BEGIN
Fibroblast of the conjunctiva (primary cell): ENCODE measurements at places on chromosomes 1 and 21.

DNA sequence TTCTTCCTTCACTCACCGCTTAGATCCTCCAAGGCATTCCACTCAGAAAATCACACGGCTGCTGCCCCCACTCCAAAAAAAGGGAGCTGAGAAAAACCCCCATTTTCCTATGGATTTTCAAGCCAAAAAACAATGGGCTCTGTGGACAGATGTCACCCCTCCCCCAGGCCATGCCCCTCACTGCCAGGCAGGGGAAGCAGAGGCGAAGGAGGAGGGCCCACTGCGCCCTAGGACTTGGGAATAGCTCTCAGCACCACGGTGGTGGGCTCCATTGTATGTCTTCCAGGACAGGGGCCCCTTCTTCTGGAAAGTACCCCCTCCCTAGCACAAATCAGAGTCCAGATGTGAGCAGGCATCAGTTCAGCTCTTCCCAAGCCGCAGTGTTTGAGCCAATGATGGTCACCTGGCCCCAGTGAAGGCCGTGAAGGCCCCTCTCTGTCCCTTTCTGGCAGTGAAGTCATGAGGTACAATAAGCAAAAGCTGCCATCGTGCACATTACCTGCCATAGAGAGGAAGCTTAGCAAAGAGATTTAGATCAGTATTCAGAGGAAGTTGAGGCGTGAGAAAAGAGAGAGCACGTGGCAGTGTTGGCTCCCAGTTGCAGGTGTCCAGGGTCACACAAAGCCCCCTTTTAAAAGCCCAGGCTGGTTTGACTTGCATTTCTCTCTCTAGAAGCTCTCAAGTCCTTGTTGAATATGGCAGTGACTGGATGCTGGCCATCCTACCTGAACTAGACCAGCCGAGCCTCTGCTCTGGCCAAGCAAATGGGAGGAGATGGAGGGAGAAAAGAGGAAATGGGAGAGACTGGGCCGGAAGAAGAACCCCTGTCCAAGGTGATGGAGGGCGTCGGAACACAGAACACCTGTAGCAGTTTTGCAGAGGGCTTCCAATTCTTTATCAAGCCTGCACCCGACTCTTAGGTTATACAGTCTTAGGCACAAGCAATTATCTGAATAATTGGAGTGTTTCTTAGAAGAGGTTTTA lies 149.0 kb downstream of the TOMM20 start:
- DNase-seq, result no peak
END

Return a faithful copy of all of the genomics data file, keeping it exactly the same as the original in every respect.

Fibroblast of the conjunctiva (primary cell): ENCODE measurements at places on chromosomes 1 and 21.

DNA sequence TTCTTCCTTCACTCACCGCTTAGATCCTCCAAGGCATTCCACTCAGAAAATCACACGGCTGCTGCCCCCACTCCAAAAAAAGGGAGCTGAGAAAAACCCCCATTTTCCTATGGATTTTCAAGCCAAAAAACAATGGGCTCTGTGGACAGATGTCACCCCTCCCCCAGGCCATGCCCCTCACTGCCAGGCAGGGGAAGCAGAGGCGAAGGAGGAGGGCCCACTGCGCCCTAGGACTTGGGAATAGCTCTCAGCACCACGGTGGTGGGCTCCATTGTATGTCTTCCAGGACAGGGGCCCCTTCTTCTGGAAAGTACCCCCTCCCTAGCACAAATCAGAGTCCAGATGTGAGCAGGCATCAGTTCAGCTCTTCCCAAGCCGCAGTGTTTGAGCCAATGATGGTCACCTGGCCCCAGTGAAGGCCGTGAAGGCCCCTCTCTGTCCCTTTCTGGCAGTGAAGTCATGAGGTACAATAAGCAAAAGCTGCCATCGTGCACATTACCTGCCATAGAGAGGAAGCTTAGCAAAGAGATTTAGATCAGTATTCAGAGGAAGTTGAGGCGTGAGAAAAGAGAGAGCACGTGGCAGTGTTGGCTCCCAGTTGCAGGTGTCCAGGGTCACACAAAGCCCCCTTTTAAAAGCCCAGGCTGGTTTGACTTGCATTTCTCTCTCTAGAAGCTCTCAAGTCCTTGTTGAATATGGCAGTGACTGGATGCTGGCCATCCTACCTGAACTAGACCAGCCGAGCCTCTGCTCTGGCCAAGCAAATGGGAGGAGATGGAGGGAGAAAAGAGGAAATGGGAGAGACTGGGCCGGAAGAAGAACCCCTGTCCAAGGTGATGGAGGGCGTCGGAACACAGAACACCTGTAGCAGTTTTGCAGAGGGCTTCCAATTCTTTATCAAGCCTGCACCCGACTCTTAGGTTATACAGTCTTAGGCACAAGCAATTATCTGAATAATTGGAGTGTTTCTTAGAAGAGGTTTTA lies 149.0 kb downstream of the TOMM20 start:
- DNase-seq, result no peak